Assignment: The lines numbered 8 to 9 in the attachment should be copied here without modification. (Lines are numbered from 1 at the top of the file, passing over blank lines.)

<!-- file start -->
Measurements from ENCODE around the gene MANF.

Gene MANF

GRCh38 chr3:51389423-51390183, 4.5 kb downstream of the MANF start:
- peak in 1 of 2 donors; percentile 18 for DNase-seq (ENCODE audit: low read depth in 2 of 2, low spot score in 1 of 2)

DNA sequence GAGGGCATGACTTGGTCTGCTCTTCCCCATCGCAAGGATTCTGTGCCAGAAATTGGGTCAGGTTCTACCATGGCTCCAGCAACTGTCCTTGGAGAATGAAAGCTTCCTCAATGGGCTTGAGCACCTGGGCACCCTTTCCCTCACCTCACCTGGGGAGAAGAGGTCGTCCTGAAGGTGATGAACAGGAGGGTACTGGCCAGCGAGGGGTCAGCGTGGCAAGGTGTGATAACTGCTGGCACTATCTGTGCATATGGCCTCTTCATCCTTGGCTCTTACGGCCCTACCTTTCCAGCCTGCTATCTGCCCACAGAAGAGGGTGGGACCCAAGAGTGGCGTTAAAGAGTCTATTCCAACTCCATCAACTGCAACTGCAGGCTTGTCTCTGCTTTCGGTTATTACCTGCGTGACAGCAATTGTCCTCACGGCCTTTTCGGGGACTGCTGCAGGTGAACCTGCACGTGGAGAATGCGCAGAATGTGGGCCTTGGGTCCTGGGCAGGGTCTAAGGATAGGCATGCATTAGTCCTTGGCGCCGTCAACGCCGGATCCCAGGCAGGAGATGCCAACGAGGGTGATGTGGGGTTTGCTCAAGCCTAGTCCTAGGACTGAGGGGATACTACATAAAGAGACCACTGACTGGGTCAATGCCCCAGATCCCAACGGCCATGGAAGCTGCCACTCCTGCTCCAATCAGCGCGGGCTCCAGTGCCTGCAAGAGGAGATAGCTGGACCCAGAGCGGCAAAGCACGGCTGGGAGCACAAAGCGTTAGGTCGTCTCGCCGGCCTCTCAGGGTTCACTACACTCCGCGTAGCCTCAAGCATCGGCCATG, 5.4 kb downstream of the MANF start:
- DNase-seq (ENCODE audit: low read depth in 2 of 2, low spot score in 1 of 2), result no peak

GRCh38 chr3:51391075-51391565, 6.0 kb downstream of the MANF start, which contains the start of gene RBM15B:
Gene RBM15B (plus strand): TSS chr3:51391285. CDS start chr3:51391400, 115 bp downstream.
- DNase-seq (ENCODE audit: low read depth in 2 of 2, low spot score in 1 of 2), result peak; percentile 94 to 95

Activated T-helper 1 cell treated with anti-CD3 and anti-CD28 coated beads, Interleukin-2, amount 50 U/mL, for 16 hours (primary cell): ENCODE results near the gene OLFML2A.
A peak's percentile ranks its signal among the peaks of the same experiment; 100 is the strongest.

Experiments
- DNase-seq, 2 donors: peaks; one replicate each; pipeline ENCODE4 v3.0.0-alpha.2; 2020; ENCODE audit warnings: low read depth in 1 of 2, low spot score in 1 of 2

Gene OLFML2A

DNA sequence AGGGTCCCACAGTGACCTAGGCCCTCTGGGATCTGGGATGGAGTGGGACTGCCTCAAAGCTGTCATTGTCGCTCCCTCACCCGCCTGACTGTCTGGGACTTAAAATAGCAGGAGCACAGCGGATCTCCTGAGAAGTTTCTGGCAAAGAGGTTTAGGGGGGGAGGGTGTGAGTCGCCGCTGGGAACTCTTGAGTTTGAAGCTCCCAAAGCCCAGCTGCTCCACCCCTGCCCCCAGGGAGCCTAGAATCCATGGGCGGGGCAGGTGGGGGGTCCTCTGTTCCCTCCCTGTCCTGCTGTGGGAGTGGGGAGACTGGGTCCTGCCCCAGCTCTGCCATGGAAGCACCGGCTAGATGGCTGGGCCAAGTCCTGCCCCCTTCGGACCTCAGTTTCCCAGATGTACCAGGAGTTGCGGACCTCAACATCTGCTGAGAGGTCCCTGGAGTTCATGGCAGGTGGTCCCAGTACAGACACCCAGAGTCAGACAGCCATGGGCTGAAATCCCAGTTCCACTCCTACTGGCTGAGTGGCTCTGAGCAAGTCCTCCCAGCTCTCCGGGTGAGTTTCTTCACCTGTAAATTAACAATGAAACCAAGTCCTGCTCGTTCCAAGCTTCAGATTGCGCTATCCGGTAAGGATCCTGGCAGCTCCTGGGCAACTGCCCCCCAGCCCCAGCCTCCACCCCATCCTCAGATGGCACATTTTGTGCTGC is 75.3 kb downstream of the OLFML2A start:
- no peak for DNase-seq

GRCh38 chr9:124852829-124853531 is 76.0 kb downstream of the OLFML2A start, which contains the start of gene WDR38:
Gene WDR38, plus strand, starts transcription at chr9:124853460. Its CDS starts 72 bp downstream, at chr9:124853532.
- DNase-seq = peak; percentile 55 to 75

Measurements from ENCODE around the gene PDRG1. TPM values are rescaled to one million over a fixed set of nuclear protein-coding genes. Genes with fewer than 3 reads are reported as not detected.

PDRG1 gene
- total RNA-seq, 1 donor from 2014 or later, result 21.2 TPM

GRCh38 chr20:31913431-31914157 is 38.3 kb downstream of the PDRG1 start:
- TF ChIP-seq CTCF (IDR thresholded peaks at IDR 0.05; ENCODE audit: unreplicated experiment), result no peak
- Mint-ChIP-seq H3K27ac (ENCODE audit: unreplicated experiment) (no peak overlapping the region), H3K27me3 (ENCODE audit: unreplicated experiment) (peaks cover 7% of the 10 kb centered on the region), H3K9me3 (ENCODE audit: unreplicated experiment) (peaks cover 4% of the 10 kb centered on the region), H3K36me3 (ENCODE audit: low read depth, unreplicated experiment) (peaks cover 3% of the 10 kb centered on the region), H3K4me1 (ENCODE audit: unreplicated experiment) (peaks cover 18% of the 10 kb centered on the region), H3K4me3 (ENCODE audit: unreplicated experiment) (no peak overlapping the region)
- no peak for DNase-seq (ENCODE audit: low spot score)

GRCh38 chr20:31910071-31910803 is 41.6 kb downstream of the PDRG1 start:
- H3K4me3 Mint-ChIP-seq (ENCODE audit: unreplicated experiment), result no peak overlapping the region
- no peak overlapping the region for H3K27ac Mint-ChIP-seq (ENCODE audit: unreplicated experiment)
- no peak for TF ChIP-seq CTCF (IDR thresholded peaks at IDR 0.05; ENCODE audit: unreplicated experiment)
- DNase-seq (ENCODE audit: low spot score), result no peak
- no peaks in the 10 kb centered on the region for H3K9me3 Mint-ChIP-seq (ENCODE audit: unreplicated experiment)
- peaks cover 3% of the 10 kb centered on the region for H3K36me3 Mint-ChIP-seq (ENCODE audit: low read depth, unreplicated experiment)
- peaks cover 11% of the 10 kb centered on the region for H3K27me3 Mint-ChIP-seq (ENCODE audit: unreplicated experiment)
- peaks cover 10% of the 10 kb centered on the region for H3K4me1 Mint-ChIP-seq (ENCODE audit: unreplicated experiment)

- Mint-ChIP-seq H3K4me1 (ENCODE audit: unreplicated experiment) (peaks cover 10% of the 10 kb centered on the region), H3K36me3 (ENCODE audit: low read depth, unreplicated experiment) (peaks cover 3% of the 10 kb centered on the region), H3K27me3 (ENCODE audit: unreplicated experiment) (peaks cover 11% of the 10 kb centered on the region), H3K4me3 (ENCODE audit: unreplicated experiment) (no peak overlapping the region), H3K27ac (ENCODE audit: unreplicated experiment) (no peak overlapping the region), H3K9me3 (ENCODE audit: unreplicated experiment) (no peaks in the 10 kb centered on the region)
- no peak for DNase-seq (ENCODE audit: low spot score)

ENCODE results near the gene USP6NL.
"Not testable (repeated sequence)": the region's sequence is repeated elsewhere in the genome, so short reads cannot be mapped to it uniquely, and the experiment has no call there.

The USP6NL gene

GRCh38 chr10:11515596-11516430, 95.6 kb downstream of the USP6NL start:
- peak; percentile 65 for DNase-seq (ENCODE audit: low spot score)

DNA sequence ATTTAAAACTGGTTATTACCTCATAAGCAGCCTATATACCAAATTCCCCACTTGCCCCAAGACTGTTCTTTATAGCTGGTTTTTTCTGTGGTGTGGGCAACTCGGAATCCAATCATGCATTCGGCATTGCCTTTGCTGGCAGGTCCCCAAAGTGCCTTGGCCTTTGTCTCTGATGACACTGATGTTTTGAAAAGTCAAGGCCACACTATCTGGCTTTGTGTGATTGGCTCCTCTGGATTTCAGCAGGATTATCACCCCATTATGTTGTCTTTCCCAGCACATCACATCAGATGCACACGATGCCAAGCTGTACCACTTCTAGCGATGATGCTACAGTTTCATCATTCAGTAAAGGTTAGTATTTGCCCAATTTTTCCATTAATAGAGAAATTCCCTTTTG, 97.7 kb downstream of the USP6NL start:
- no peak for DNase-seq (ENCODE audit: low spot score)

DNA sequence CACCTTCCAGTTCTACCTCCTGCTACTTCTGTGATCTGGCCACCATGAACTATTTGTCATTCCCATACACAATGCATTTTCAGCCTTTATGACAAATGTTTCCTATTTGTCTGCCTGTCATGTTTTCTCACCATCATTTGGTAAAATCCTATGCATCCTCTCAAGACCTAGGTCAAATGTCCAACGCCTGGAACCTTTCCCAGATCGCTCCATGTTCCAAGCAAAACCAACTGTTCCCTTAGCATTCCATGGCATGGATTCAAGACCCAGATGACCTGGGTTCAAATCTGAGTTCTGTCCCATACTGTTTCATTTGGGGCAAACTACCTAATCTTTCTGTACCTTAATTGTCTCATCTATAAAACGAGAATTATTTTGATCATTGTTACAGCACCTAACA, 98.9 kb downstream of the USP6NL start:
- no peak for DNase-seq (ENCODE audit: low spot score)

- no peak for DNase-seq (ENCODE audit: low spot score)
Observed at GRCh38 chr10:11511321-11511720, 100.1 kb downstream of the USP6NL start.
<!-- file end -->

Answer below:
Gene RBM15B (plus strand): TSS chr3:51391285. CDS start chr3:51391400, 115 bp downstream.
- DNase-seq (ENCODE audit: low read depth in 2 of 2, low spot score in 1 of 2), result peak; percentile 94 to 95